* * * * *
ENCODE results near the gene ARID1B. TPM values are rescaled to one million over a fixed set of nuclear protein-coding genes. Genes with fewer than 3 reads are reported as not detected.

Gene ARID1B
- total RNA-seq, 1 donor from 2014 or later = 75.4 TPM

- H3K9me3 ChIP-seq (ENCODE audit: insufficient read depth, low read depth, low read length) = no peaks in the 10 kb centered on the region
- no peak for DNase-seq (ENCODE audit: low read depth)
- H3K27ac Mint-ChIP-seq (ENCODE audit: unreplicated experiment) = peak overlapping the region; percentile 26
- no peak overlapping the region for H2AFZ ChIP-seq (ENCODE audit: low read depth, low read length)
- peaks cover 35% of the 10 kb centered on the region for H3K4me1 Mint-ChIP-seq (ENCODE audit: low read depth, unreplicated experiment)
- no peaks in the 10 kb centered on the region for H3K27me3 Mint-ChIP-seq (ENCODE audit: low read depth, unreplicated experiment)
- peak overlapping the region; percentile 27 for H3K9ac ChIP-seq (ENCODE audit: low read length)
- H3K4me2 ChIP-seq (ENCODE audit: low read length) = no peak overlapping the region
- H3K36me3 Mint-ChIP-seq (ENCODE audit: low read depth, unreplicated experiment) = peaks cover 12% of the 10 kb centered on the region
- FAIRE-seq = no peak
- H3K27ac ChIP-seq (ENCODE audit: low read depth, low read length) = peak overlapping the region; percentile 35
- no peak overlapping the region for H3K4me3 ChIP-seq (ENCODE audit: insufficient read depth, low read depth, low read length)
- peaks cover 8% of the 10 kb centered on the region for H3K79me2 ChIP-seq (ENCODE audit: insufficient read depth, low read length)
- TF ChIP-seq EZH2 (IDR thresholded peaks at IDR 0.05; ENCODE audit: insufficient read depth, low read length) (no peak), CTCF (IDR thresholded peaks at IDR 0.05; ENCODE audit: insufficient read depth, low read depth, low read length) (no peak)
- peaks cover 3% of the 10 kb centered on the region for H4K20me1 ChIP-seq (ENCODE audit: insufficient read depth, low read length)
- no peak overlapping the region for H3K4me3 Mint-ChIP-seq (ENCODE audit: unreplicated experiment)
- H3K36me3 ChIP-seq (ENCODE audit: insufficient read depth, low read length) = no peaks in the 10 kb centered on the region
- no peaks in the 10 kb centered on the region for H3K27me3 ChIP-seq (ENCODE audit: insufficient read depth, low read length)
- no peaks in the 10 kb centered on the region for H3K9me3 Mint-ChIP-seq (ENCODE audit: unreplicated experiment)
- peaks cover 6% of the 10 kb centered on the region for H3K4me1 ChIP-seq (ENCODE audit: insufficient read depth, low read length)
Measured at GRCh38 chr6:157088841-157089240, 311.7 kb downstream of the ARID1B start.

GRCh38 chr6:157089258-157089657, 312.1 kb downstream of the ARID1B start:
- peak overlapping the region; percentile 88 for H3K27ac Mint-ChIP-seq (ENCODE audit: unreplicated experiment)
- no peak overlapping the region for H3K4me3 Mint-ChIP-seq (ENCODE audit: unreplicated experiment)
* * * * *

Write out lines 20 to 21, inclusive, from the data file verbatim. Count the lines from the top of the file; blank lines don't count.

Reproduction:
- H3K36me3 ChIP-seq (ENCODE audit: insufficient read depth, low read length) = no peaks in the 10 kb centered on the region
- no peaks in the 10 kb centered on the region for H3K27me3 ChIP-seq (ENCODE audit: insufficient read depth, low read length)